Two and a half years ago, as night descended on Cairo at the end of the "Friday of Anger," thousands of demonstrators had succeeded in fighting off riot police to take control of the heart of Egypt's capital and the roads leading to Tahrir Square. Long convoys of tanks moved slowly into the city, taking strategic points on the Nile bridges and around the national television building and the presidential palace.
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It could have been the "Tiananmen moment" of the Egyptian revolution, but the soldiers did not open fire. Officers jumped off the tanks, hugged protestors and promised they were there to protect them, not to suppress their clamor for democracy. In those moments the masses in the square began chanting: "The people and the army – one hand."
At that point the generals were still taking orders from President Hosni Mubarak and obeyed him when he directed them to fill the streets with thousands of combat soldiers and armored battalions. Helicopters and fighter jets flew low over the hundreds of thousands in Tahrir, the show of force intended to remind the demonstrators who had called the shots in Egypt for six decades.
But the protestors ignored the curfew order after dark and refused to return to their homes. For days, the military presence in Cairo intensified. Rumors circulated of an imminent military coup, of orders to shoot at demonstrators and of activists who had been spirited away in the dead of night.
A week later, however, it emerged that the army had refused to do Mubarak's dirty work. Instead of soldiers, the regime sent to the square thousands of mercenaries on camels and horses wielding knives and clubs. The army stood aside, and when the battle was over and the number of demonstrators had only swelled, the generals decided it was time to let Mubarak go. The announcement of his resignation also included the temporary transfer of power to the Supreme Council of the Armed Forces.
In the limelight
For nearly a year, the army had to take responsibility for running the largest Arab country, with a foundering economy and tourism, never-ending demonstrations, internecine fighting between Salafists and Copt-Christians. The generals who had always enjoyed their power behind the scenes were forced to the front of the stage to deliver answers. In the limelight, their popularity quickly waned.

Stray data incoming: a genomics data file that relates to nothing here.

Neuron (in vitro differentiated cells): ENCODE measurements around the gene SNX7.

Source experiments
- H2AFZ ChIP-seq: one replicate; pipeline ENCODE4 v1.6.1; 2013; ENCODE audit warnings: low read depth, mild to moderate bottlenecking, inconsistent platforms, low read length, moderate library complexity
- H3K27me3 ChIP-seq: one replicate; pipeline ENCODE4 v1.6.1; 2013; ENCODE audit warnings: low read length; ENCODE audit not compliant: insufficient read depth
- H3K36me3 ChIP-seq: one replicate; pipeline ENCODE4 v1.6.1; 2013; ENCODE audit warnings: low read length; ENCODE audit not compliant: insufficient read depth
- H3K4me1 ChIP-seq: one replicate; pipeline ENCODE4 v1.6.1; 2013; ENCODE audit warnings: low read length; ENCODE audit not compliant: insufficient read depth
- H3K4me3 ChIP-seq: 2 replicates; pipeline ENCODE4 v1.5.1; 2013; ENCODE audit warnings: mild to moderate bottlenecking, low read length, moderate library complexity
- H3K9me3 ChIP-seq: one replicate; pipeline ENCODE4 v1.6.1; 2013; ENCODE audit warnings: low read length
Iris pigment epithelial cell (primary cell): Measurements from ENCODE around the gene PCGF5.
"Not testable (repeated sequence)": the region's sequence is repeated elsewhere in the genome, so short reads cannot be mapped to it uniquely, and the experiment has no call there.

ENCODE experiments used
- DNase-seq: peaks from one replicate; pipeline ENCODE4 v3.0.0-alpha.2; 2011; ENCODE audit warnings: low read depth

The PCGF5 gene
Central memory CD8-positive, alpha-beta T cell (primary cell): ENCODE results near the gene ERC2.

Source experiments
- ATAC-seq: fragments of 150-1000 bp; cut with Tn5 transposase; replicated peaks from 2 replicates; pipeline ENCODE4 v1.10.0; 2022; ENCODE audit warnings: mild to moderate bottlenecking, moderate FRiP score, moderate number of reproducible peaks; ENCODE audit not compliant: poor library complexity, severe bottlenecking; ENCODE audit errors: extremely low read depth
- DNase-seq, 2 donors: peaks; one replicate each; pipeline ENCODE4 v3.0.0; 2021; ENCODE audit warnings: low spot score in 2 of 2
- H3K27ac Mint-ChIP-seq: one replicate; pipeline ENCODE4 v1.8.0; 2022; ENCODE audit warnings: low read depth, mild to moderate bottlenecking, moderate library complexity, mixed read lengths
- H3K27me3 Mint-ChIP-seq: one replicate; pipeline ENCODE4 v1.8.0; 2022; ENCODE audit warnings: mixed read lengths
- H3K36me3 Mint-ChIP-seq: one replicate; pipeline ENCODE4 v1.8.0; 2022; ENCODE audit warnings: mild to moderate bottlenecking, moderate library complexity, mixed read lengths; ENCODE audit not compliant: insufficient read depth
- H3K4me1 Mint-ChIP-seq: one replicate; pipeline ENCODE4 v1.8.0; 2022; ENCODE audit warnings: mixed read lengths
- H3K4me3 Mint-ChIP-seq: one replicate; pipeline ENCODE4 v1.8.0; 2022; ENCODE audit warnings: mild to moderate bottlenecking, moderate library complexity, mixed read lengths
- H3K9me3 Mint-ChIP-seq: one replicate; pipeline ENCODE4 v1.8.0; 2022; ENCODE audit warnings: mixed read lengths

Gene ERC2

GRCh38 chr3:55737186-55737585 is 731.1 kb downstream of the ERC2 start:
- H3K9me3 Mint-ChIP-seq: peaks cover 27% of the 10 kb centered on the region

Reports of arbitrary arrests, of torture and disappearances on army bases, of the "virginity tests" of detained female activists – soon these led to a change in the demonstrators' tone, and they began calling for the toppling of a new dictator, Defense Minister and SCAF chairman Field Marshal Hussein Tantawi. The Marshal tried for a while to play a politician's role, was seen on the streets in a civilian suit, met with activists – but it was an unbridgeable gap, and the demonstrators refused to accept him.
A series of political moves by the generals – an attempt to form an alliance with the Muslim Brotherhood; the appointment of a committee to draft a new constitution; fielding their presidential candidate, the former Air Force General Ahmed Shafik – all these failed, and after two election campaigns the generals found themselves facing a parliament with an Islamist majority and a senior Muslim Brother as president.
They hoped that Mohammed Morsi's election would calm the masses and leave them with their hold on the center of power and huge economic holdings, but at the first opportunity, while he still enjoyed wide popularity, the new president tried to dramatically weaken the army's influence by firing Tantawi and army chief of staff Sami Anan and replacing other senior generals.
But Morsi's administration is still weak and disorganized and has failed to keep the army in line for long. A year into his election – with millions out against him in the streets, the police once again disappearing, being replaced by gangs of Muslim Brotherhood supporters carrying sticks, and with the economy on the brink – the generals are striking back.
Ostensibly this is not a military coup, just a 48-hour ultimatum so that Morsi can "respond to the nation's demands," but the intention is unmistakable: They are taking back the reins of power.
The masses in Tahrir remembered the slogan, they roared once more, "The people and the army – one hand," and cheered every time a military helicopter flew over the square. They are acting as if they have already seen the end of Morsi – but it is only a matter of time until they are calling again for toppling the generals.